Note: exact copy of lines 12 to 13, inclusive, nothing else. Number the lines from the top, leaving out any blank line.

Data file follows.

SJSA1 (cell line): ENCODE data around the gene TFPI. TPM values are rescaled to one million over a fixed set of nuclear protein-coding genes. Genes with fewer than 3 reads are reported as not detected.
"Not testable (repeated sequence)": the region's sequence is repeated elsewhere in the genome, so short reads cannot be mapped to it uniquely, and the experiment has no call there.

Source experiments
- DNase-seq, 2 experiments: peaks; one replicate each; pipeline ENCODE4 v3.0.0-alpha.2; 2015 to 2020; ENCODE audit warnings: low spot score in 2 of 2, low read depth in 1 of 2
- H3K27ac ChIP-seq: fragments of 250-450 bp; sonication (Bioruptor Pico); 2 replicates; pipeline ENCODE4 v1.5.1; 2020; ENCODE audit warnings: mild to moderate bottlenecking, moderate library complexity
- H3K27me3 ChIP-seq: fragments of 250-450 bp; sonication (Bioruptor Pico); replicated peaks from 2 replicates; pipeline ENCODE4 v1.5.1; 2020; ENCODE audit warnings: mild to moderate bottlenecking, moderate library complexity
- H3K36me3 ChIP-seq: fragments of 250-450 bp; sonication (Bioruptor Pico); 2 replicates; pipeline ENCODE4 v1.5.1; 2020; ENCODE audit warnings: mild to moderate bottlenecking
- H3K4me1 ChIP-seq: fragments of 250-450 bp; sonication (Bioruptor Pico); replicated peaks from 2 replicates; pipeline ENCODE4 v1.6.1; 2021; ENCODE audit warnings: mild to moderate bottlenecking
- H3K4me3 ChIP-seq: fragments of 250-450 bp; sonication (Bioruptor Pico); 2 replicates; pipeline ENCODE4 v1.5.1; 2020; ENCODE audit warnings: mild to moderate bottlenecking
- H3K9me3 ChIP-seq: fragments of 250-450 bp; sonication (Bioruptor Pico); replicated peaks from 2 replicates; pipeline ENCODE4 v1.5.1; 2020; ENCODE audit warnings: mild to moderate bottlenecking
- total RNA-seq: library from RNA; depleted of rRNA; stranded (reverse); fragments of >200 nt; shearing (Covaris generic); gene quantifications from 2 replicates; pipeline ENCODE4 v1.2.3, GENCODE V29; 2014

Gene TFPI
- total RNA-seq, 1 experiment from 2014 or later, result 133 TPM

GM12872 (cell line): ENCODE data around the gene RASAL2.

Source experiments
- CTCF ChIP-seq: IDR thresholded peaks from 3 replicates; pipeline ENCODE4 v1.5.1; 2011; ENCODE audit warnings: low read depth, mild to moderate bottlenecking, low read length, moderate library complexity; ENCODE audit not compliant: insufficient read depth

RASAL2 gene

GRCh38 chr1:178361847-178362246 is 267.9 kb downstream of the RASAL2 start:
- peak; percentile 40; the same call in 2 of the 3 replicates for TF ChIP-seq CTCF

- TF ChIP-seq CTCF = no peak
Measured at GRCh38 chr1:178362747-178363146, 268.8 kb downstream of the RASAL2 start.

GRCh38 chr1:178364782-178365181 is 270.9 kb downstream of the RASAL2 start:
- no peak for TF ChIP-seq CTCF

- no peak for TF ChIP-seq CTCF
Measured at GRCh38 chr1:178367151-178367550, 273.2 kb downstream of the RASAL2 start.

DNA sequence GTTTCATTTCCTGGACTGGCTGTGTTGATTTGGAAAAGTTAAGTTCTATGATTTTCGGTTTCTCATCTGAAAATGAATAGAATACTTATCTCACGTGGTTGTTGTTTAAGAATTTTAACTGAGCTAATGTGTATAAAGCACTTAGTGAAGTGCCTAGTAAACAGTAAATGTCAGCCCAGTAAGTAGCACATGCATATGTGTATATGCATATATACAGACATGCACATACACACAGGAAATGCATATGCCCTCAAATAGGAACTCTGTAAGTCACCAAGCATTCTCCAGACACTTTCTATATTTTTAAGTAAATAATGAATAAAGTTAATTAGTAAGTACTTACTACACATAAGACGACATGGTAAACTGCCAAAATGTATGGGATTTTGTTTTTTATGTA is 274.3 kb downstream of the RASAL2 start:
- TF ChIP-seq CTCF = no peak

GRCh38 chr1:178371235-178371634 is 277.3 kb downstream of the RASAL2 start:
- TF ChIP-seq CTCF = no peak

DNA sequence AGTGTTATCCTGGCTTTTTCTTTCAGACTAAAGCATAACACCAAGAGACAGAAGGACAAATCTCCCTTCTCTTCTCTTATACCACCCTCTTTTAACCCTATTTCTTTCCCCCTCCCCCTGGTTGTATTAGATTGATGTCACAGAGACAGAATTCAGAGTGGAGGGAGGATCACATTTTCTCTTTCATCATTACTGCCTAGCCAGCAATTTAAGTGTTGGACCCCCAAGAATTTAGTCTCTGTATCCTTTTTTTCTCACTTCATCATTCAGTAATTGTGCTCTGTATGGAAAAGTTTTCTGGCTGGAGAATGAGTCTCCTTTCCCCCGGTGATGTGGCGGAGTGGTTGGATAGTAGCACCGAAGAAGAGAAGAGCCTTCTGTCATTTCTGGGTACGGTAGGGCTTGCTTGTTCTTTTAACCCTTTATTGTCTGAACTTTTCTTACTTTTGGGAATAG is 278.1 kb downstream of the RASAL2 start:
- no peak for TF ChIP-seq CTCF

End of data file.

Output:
Gene TFPI
- total RNA-seq, 1 experiment from 2014 or later, result 133 TPM